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Friday, June 17, 2016

featuring the very best of americna, and roots music
June 11, 2016
Scott Foley

There was a span of several years when I hosted both Routes & Branches and an eclectic "mix" show.  I drew a pretty sure line between the two, playing almost no americana music on my mix, filling it to the brim with all the roots-free genres I appreciate.  When I pared away my mix responsibilities, I missed flirting with all that stuff that wouldn't fit so neatly into my R&B sandbox.  While I've always carved a much wider musical swath with Routes than any other broadcast of which I'm aware, lately I find myself pushing harder than ever against those boundaries.  It all still holds together well to my ears, though I recognize that it's not  your grampa's americana broadcast.  Lately I've fallen for new stuff from Band of Horses, Diarrhea Planet, Low Anthem, Margaret Glaspy, Daniel Markham, Steve Gunn and too many more to mention.  I've been able to justify airing just a couple things from those releases, but sometimes I fear it may be too much of a musical whiplash to air an Appalachian hymn from Emmylou, Dolly and Linda on the same program I share a cut from Diarrhea Planet ...

Which all brings us to Whitney, fronted by former members of SmithWesterns and Unknown Mortal Orchestra, and sounding nothing like either of those bands.  Curiously, their debut, Light Upon the Lake, presently owns the top spot of the new Americana UK charts though it is not even on the radar for most americana radio.  Reportedly set to tape during a deep Chicago winter, Light may be the perfect soundtrack for a lazy summer.  While summer actually happens to be among of my four favorite seasons, it is by no means my Number One.  Nevertheless, there is such a distinct spirit to the season’s music that listeners yearly opine about THE song of the summer.  When was the last time you were moved to assemble a similar list for, say, Fall?  For my part, Whitney’s “No Matter Where We Go” is a smart bet for that honor.  Summer songs don’t spend too much time on lyrical brilliance:  I wanna take you out / I wanna drive around / With you with the windows down / And we can run all night.  Like the rest of Light Upon the Lake, it is built on a musical bed of nimble guitar lines, horns and Julien Ehrlich's fragile falsetto.  "The Falls" and "No Woman" are similarly upbeat, more indie pop 'n soul than roots, but you can see it from there.  There is a good natured sweetness to even the quieter cuts.  The title track sets forth in an almost pastoral folk spirit, a lazy day stony vibe lending itself to an introspection that asks, Will life get ahead of me?  "On My Own" favors a jazz driven guitar line, while "Red Moon" is a brief groove that foregoes vocals in favor of a simple jazz trumpet.  There is no keening pedal steel on Whitney's satisfying debut, no weepy violin or songs about whiskey 'n weed.  Very little goes twang, nothing is suitable for a drive around the sawdusted dancefloor, and the men of Whitney would be very out of their element in a honky tonk.  Nevertheless, "Golden Days" is all that I'm currently about.  Those golden days snuck away from us / Lately I've been close but I'm up to trouble / Those golden days keep you hanging on ... na na na na na na ...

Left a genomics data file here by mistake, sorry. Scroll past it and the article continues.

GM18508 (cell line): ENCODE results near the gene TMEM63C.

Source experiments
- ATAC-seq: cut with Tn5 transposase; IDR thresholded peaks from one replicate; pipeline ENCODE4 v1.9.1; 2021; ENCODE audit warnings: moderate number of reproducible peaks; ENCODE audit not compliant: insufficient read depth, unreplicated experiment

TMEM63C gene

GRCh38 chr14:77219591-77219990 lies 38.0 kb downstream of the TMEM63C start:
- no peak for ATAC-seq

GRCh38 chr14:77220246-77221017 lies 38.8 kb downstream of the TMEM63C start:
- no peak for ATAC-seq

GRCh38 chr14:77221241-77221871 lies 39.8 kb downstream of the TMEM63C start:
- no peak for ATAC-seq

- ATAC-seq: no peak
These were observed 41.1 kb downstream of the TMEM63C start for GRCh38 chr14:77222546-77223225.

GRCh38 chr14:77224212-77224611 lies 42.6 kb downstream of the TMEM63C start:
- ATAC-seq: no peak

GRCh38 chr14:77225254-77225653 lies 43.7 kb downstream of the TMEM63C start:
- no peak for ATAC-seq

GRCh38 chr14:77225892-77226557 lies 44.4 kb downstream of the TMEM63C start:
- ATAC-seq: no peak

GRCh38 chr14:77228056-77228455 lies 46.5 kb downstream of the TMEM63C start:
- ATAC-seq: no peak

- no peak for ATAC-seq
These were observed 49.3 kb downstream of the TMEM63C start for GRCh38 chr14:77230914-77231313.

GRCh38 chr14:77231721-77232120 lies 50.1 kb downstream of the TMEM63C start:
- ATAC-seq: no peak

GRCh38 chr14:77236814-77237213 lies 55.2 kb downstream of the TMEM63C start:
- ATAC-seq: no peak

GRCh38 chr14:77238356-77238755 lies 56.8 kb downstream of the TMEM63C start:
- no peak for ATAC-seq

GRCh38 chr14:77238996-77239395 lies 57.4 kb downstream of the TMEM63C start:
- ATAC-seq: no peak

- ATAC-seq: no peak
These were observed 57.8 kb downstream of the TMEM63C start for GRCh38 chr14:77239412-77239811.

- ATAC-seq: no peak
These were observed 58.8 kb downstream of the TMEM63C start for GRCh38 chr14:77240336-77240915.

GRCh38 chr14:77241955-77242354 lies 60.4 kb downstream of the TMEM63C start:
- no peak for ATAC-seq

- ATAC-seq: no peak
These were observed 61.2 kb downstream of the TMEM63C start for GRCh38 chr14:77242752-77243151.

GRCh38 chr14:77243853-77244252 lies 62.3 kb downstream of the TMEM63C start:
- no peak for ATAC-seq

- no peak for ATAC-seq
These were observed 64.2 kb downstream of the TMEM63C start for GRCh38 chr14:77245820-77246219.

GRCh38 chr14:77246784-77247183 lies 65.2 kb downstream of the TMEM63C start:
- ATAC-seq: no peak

- Danny & the Champions of the World, "Sound of a Train" What Kind of Love  (Loose, 15)
- Billy Bragg & Joe Henry, "Midnight Special" Shine a Light  (Cooking Vinyl, 16)
- Shawn Colvin & Steve Earle, "Raise the Dead" Colvin & Earle  (Fantasy, 16)
- Matt Haeck, "Cotton Dress" Late Bloomer  (Blaster, 16)
- Lucero, "Hey Darlin' Do You Gamble" 1379 Overton Park  (Universal, 09)
- Arliss Nancy, "Finches" Greater Divides  (Arliss Nancy, 16)  C
- Quaker City Night Hawks, "Bible Black Lincoln" Torquila Torquila  (Wizardvision, 11)
- Quaker City Night Hawks, "Duendes" El Astronauta  (Lightning Rod, 16)
- Luke Bell, "Glory and the Grace" Luke Bell  (Thirty Tigers, 16)
- Kalispell, "Windfall" Printer's Son  (Cartouche, 16)
- Haunted Windchimes, "Banjo and the Bottle" Rattle Your Bones  (Blank Tape, 16)  C, D
- Justin Townes Earle, "One More Night In Brooklyn" Harlem River Blues  (Bloodshot, 10)
- Fernando, "Kingdom Come" Leave the Radio On  (Fluff & Gravy, 15)
- Honeycutters, "Back Row" On the Ropes  (Organic, 16)
- Avett Brothers, "Satan Pulls the Strings" True Sadness  (Republic, 16)
- Fruit Bats, "From a Soon-to-Be Ghost Town" Absolute Loser  (Easy Sound, 16)
- Devil Makes Three, "Drunken Hearted Man" Redemption & Ruin  (New West, 16)  D
- Steve Gunn, "Full Moon Tide" Eyes On the Lines  (Merge, 16)
- Sturgill Simpson, "Oh Sarah" Sailor's Guide to Earth  (Atlantic, 16)
- Hard Working Americans, "Roman Candles" Rest in Chaos  (Melvin, 16)
- Deslondes, "Tres Grand Serpent" single  (New West, 16)  D
- Jason Molina, "I'll Be Here In the Morning" Townes Van Zandt Covers  (Secretly Canadian, 16)  D
- Will Johnson, "Color of a Lonely Heart is Blue" Desperate Times: Songs of the Old 97s  (Jeff Neely, 16)  D
^ Whitney, "No Matter Where We Go" Light Upon the Lake  (Secretly Canadian, 16)  D
- Felice Brothers, "Plunder" Life in the Dark  (Yep Roc, 16)
- Wilco, "The Thanks I Get" Alpha Mike Foxtrot  (Nonesuch, 14)
- Bonnie Bishop, "Not Cause I Wanted To" Ain't Who I Was  (Plan BB, 16)

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